How protecting your skin from the sun helps you look younger comes with a bit of a warning. If you are not old enough to know what we are talking about, you probably won’t pay attention. If you are old enough to be seeing some skin damage in the mirror, you best give your full attention.
Learning to prevent sun damage on your skin should start at an early age. Did your mom send you out in a wide-brimmed hat to protect you from the sun?
Now we know the importance of sun protection. I didn’t know how dangerous the sun was and how quickly the damage from UV rays from the sun would start. I thought those expensive cosmetics would stop the damage, without a change in behavior from me.
Of course, by the time I tried the cosmetics, there was so much damage to both my skin and my 3 kids’ skin that we have all been paying the price ever since. And just a short note, the products did not undo the damage. It is still there and regular exams are a part of our routine now.
Do you want to miss the regular visits to have skin cancer spots removed? Want to skip living in fear there will be melanoma diagnosed next trip? Make sure you make better and smarter decisions. Protecting your skin from the sun is important and changing lifestyles does make a difference.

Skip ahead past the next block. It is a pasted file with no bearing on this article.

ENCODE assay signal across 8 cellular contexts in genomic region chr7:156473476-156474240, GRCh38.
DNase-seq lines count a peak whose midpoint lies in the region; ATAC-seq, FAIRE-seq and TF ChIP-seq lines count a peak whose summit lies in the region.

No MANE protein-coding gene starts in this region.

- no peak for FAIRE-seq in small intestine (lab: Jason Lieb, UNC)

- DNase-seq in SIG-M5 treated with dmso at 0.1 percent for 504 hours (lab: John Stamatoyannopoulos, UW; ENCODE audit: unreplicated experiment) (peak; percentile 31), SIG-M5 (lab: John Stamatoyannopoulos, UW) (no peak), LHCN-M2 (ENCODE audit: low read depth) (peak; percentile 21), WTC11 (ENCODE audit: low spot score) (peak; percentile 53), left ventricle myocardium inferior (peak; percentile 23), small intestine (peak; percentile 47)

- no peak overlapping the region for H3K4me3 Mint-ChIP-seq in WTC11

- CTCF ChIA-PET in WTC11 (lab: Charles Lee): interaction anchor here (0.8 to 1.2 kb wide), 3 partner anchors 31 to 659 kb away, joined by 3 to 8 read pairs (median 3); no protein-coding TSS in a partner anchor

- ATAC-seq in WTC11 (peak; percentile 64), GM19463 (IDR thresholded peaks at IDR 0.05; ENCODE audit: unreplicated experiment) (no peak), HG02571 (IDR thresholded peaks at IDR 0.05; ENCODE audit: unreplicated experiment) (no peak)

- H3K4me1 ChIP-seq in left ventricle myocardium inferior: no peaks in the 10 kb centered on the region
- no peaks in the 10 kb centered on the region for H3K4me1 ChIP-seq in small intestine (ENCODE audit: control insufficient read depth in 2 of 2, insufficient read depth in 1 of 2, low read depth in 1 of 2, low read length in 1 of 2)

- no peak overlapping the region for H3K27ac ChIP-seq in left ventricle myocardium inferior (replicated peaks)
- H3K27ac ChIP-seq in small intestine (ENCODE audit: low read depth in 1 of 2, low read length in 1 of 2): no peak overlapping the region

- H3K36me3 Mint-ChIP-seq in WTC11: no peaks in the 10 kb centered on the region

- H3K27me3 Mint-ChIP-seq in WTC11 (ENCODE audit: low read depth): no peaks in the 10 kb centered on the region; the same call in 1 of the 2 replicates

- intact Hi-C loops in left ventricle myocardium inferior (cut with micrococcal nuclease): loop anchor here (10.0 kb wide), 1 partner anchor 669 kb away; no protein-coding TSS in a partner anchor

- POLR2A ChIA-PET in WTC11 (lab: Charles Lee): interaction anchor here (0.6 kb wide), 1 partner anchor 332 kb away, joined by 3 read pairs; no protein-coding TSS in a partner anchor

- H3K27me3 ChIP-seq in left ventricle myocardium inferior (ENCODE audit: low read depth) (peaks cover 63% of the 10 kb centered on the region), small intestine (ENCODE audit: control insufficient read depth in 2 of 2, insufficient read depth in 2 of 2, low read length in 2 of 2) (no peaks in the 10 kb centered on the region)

What About Premature Aging and Other Skin Damage?
Let’s have just a brief review of what we are avoiding and watching out for on our skin and the skin of our family.
One of the first sun-related skin disorders is the early aging of our skin. The early aging may not be visible, but when skin is unprotected from the sun it is happening. That is the frightening part. We are not always aware of when it is happening.
For me, the result of too much sun on my skin was the little patches called actinic keratoses. They are little growths or raised places on the areas of my skin where the sun could get to my body. My hands, arms, face, ears, and neck. Also in the front of my neck where the shirt didn’t cover.
These weren’t actually skin cancers yet, but where they would eventually show up. These are just places where the skin didn’t quite heal back like it was, leaving overlapping skin cells that eventually would not go back smoothly. They had lost their DNA for proper regrowth.
Check out your skin, and look for raised and ruddy-looking skin that isn’t smooth like the rest. Get some medical advice should you see something that is similar or fits this description.
Do you have Chronic Sun Exposure?